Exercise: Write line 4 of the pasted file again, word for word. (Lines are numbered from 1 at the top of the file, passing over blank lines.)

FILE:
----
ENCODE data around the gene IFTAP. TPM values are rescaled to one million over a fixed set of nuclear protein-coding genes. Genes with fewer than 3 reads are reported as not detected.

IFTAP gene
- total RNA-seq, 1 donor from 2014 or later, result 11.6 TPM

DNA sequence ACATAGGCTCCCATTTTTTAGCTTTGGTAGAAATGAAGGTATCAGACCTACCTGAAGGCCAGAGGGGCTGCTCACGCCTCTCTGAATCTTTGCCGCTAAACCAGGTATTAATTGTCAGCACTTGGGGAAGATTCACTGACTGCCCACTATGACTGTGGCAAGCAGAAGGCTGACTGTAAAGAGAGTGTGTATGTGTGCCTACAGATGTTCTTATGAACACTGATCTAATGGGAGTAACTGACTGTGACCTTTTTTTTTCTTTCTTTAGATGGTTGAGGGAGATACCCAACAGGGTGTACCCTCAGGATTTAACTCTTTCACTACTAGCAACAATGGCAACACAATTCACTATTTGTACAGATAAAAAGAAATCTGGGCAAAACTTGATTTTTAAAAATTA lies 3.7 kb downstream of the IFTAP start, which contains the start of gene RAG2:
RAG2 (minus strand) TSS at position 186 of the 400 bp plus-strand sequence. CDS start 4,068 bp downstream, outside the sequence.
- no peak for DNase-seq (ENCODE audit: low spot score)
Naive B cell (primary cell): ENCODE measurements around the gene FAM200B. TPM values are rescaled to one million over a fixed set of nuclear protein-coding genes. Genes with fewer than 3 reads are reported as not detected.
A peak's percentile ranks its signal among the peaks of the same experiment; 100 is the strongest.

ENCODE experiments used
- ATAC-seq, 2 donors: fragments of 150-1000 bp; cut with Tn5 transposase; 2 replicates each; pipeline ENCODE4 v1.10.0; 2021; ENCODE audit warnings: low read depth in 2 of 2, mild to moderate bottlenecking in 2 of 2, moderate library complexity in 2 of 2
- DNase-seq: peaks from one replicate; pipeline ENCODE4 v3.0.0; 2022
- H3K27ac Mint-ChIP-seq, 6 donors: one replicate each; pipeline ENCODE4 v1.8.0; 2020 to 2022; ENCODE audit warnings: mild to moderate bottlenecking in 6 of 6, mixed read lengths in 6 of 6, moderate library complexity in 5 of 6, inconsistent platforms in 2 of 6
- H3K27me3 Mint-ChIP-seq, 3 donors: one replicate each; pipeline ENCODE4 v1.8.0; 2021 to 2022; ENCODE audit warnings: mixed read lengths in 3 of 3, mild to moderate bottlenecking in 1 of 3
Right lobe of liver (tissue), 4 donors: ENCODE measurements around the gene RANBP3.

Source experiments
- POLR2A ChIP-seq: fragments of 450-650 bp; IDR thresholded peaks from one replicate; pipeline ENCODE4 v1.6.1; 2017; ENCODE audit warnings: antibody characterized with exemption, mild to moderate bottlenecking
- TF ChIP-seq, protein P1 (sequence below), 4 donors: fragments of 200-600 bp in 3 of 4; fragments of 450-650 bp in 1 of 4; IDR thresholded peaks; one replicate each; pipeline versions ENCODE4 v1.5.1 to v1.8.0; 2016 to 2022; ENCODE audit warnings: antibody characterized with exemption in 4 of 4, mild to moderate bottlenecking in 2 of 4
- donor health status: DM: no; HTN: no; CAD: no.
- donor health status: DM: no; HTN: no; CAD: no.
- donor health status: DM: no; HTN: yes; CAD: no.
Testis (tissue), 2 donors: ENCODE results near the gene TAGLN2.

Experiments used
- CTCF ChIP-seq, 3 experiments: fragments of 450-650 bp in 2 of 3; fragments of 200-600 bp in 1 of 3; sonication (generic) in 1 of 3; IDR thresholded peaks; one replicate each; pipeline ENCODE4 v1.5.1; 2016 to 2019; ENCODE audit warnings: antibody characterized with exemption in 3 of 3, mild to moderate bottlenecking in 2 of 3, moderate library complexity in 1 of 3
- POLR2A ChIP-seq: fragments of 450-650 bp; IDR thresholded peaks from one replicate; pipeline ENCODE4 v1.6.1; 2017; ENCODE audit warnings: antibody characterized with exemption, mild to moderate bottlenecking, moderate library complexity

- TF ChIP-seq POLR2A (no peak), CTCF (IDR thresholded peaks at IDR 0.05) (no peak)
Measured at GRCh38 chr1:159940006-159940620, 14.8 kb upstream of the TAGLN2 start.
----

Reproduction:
DNA sequence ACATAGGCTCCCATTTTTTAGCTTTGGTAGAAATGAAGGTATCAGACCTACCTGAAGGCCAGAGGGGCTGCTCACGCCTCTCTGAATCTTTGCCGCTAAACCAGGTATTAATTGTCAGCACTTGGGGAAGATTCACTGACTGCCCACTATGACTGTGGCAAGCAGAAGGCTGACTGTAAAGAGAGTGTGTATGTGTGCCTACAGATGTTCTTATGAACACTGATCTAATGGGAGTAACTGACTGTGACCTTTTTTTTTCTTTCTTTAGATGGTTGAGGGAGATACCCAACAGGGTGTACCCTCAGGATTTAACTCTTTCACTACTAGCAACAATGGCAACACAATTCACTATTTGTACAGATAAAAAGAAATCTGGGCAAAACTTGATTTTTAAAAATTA lies 3.7 kb downstream of the IFTAP start, which contains the start of gene RAG2: